The American Sportfishing Association figures that closures have cost approximately 23,000 jobs and robbed the economy of $1.4 billion.

Farmers have been hurt as well. Richard Howitt, an economist at the University of California, Davis, estimates that the impact of water reductions on the San Joaquin Valley--the largest farming region in the nation--may total 80,000 jobs and more than $2 billion.

"This is one of the classic, really difficult trade-offs we are faced with in hard times: environmental values versus human suffering," Howitt told the Toronto Globe and Mail, adding, "We are going to have to make a fundamental choice…it's fish versus jobs and communities."

Oklahoma fisheries officials understand that concept now. "Texas wants more water to support the development that has been ongoing down there, but when we planned the fisheries for the reservoirs in our state decades ago, that wasn't even a thought," says Gene Gilliland, senior fisheries biologist at the Oklahoma Department of Wildlife Conservation. "The periods for their peak demand will be in the summer, when loss of water will have the most serious impact on our fisheries.

"You can see this happening all across the region as the competition for water supplies becomes more intense. The way to win these fights is to prevent them from happening."

Unlikely Allies That strategy starts with forming powerful coalitions that can represent fish and wildlife needs before development is even planned. Sportsmen must band together with environmental groups, as well as homeowners who want to preserve a way of life.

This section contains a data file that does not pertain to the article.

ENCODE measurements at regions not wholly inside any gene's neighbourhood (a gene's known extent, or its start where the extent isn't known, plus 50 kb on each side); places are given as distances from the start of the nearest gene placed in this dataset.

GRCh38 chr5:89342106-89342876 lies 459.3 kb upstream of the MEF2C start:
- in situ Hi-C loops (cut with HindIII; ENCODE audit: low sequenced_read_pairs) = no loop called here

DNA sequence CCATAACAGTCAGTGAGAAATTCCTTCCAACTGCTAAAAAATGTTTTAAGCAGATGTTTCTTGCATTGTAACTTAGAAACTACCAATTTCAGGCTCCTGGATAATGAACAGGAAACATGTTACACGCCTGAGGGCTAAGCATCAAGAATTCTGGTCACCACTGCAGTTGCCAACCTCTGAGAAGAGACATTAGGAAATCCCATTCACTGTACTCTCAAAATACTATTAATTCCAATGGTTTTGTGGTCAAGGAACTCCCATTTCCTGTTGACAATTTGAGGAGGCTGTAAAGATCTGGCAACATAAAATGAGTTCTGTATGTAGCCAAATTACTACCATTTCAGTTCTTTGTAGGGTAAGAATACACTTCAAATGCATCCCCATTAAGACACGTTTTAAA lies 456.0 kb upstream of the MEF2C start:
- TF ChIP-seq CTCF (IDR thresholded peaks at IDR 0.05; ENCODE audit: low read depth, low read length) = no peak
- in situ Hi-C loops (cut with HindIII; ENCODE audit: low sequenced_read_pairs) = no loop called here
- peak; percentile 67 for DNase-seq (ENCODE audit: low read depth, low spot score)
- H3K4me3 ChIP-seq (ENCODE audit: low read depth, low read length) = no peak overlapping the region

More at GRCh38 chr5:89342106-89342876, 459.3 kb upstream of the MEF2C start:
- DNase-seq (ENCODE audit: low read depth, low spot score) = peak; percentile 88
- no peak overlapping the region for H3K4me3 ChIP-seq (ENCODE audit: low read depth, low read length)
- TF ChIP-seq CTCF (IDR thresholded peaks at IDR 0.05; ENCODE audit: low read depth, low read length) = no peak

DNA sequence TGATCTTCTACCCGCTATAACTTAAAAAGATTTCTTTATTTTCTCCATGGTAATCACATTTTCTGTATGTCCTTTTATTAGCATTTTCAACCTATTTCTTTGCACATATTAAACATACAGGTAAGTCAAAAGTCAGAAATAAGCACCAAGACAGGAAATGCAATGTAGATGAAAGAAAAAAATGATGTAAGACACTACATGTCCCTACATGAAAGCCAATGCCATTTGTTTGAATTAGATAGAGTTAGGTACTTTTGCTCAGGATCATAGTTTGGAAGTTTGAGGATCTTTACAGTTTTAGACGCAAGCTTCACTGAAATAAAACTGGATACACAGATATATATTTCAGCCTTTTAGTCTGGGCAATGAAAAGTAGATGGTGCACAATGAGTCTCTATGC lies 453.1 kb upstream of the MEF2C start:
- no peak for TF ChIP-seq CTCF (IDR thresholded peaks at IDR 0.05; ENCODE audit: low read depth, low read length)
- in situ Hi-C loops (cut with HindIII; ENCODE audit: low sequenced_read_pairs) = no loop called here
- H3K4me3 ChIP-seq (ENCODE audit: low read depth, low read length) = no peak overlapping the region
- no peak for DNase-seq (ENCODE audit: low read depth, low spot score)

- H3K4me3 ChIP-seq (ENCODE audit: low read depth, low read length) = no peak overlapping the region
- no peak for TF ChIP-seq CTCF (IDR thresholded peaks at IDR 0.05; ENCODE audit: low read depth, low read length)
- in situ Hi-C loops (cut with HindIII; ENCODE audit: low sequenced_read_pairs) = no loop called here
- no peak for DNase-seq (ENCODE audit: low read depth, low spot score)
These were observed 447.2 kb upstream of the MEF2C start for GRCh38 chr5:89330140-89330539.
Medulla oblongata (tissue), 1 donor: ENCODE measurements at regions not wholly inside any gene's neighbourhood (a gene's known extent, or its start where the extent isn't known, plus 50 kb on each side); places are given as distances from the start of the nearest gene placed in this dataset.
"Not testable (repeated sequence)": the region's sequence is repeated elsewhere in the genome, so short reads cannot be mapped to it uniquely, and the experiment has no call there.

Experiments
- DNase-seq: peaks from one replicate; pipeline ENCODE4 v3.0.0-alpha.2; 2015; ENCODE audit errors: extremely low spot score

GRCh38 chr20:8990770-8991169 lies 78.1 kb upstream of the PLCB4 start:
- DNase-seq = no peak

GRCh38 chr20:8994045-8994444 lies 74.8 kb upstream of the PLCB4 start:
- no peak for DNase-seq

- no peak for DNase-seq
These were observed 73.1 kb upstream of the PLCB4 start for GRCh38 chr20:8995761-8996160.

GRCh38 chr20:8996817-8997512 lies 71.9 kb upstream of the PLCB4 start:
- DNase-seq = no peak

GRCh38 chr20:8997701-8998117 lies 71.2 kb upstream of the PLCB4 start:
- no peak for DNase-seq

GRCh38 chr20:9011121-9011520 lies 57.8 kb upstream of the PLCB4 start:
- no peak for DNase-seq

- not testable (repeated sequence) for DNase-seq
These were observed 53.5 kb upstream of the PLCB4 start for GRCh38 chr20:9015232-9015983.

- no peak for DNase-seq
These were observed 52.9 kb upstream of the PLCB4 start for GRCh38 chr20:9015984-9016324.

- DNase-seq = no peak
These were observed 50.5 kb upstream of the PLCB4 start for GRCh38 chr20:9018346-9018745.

"Our groups have to insist that governments--local, state, and fed­eral--develop water-­management plans first, before they consider any future development in an ecosystem," says Martin, who is now chairman of the board at the Theodore Roosevelt Conservation Partnership. "We need to be at the table and ready with the facts to say: O.K., this is what salmon or stripers or trout or bass or wetlands need from this ecosystem in the future.

"All of this has to be done on the front end. Coming in after development is a loser because there will be too much invested already. We can't win that fight."

That kind of early involvement by the sporting community might have helped reduce damage to the Sacramento Delta. Martin points out that 85 percent of the water drawn from that delta goes to agriculture, and some of that is for cotton production that is subsidized by government regulations. It's a lose-lose for wildlife, and taxpayers.

That's why forming coalitions is crucial. A homeowners association, for example, might not care about catching fish, but they will care about property values; a healthy, dependable water supply; and sensible, uncrowded development.

It has been done before. In 1991, Pool was a member of a coalition of anglers, environmentalists, and urban governments in northern California that convinced Congress to pass the widely praised Central Valley Project Improvement Act. The law reprioritized use of water stored in large reservoirs, sending less to farming and more to wetlands, fish, wildlife, and urban areas.

"In later years the state has ignored that law, but that's why this coalition is re-forming," Pool says. "We met with some congressmen in Washington this year, and they told the fishing groups: 'You guys can't win this on your own. Get that coalition back together.'
"So we are. There's too much at stake."

If you foresee any threat to the water supply in your region, here are some tips:

• Become knowledgeable on the subject. Read Unquenchable: America's Water Crisis and What to Do About It, by Robert Glennon, 2009, Island Press.

• Contact your state fisheries agency and ask if there are any existing water-shortage dangers to fish and wildlife.

• Urge elected officials to oppose projects that would use water irresponsibly.

• Practice what you preach. Water conservation begins at home.